What Japan Can Teach the World About Communication / コミュニケーションに関して世界が日本から学べるもの

“When one teaches, two learn.”Robert A. Heinlein

I recently returned from conducting workshops throughout Japan on behalf of the State Department, U.S. Embassy and Consulates with one goal – to teach Japanese executives, future leaders and top college students how to incorporate “Western” communication and presentation skills into each individual’s communication repertoire.

Japanese students are taught very differently than are U.S. students, and the expectations for speeches and presentations are different. Lectures are lectures, and questions from an audience are rare. Emotion, regardless of topic, from a presenter is infrequent. Powerful openings, calls to action and use of story are not the norm. Developing a very clear, coherent and compelling message is not taught. Frequent interaction with the audience isn’t either.

My job was to present ideas and methods that were completely contrarian to those methods…and it worked. Audience members had an immediate chance to implement these new lessons and give presentations, which is where my teaching stopped, and my learning began.

So what can communicators from the West learn from our counterparts in Japan?

1) Courteousness – Lecturing to hundreds of people, not once did someone look at their Smartphone – a regular occurrence in any U.S. audience. All eyes remained on the speaker. The advent of “smart” devices has a distracting effect on audience members, and while a speaker might be ineffective at delivering his or her message, that does not mean it is acceptable to be impolite. One thing we can all learn from the Japanese is how to be an audience. No smartphone use, no banter while someone is speaking, and plenty of support for colleagues who are willing to try new things;

2) Open Minds – I present in a way that is completely different than what many Japanese audiences are used to – I involve the crowd throughout, walking around, and making the entire workshop is interactive. People tend to cast a skeptical eye toward someone imparting information that runs contrary to the information, and communication method, they have learned for decades, and utilize now in the working world. That did not happen – each audience member, no matter how skeptical, shy or nervous, participated and approached each exercise with an open mind.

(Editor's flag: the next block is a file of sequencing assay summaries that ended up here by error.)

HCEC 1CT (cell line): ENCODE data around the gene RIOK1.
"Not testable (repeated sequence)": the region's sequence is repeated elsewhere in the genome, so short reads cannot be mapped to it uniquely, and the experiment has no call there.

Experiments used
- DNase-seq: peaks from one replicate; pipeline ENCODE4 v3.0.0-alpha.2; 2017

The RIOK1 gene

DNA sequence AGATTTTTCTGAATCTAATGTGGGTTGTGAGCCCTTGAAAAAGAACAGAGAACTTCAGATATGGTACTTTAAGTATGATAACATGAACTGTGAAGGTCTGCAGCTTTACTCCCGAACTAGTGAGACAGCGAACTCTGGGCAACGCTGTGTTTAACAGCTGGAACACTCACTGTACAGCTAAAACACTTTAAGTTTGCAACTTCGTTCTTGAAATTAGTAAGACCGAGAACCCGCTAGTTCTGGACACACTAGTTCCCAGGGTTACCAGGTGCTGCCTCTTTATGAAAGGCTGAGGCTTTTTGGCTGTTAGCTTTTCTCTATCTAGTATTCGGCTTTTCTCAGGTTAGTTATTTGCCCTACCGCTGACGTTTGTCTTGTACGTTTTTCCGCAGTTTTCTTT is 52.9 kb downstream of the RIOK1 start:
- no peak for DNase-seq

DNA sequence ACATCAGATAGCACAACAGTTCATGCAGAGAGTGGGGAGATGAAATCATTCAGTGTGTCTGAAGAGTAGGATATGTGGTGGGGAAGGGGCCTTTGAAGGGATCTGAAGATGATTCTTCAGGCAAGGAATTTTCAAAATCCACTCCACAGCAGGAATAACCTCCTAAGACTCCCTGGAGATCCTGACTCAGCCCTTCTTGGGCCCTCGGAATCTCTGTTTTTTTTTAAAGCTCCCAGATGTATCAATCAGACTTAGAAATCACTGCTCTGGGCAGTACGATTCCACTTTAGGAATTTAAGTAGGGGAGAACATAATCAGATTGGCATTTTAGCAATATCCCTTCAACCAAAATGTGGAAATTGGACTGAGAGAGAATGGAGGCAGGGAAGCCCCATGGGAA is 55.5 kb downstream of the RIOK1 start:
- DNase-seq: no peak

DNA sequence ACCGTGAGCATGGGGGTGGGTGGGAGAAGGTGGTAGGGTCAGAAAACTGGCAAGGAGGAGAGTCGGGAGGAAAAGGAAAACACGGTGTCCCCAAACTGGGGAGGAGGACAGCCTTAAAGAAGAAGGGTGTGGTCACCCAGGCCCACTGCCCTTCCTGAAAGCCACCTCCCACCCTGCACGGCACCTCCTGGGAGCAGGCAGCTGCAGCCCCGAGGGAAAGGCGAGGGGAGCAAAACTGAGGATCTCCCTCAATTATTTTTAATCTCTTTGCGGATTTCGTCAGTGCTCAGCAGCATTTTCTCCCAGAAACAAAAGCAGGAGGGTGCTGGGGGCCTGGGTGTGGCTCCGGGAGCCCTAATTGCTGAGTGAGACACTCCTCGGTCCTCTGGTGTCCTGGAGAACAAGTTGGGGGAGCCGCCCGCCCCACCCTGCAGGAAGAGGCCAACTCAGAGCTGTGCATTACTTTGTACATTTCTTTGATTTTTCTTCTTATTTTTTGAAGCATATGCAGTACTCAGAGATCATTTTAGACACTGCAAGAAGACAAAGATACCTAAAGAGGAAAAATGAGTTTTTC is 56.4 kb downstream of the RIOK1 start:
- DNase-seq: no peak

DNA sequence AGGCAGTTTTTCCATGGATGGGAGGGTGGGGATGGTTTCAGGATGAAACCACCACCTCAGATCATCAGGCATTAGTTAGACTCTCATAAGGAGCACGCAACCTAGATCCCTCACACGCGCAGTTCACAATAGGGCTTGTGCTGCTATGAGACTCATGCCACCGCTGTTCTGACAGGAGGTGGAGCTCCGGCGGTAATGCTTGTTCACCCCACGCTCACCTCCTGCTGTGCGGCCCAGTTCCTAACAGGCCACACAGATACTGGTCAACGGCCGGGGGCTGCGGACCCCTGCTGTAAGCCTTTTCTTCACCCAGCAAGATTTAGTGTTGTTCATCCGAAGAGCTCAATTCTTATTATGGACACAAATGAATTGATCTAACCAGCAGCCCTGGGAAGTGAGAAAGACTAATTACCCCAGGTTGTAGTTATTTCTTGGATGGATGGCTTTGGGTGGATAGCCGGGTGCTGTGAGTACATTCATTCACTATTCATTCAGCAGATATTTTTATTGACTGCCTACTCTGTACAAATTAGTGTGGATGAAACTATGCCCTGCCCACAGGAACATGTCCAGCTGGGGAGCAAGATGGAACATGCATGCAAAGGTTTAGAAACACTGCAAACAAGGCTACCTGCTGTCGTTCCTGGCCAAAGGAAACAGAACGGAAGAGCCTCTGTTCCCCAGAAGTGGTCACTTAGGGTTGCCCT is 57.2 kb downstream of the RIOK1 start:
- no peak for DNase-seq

3) Support – Presenting can be scary. Presenting in a second language is even more intimidating. To a person, each and every speaker had the full attention, encouragement and support of the audience – it was amazing. Each participant utilized learned techniques immediately, and everyone participated – not an easy, or comfortable, thing to do. The peer support made all the difference.

Empowering Japanese students and future leaders with additional tools to communicate even more effectively makes for a stronger Japan, and that benefits us all. In a world that grows increasingly smaller, the opportunity to interact and become stronger cross-cultural communicators is crucial to our mutual success.







1) 礼儀正しさ-数百人を前に講演をしていると、アメリカの聴衆ではよくあることですが、誰かがスマートフォンに目をやることが一切ありません。全員が話し手に目を向けています。「高性能」機器の出現は聴衆メンバーにとっては気が散る要素であり、講義中の話し手はおそらく何の影響も受けないからといって無礼な態度をとることが許されるわけではありません。私たちすべてが日本人から学べることは、いかに聴衆となるかということです。スマートフォンは使わない、誰かが話している時にはひやかしたりしない、新しいことに挑戦している仲間たちを一生懸命に応援することです。

2) オープンマインド-私は日本人聴衆の多くが慣れ親しんでいる方法とは完全に異なる方法で発表をします。つまり、始終群衆と関わりあい、歩き回り、ワークショップ全体を対話的にするのです。人は、自分が何十年もかかって学び、現在の仕事環境において活用している情報およびコミュニケーション手段に逆らう情報を伝える人間に対しては懐疑的な目を向ける傾向があります。しかし、それが起こらなかったのです。どんなに懐疑的、内気、もしくは神経質であろうとも、各聴衆メンバーはそれぞれの練習に広い心を持って参加し、取りかかりました。

3) サポート-発表をすることは人に恐れを抱かせる可能性があります。第二言語で発表するとなると、さらに恐ろしいです。どの話し手も、その人に対する聴衆の完全な注目、励ましとサポートがあり、素晴らしいものでした。それぞれの参加者は学んだ技術をただちに利用し、全員が簡単でもなければ必ずしもやりたいものではないことに参加しました。仲間のサポートがあってこその結果でした。


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One Response to “What Japan Can Teach the World About Communication / コミュニケーションに関して世界が日本から学べるもの”

  1. Matt,  we could all learn something from the Japanese.  It was amazing to see how respectful they were even when their country was rocked by the tsunami and the nuclear accident – no looting and everyone waiting patiently and respectfully in line for what they needed.  Impressive to say the least.

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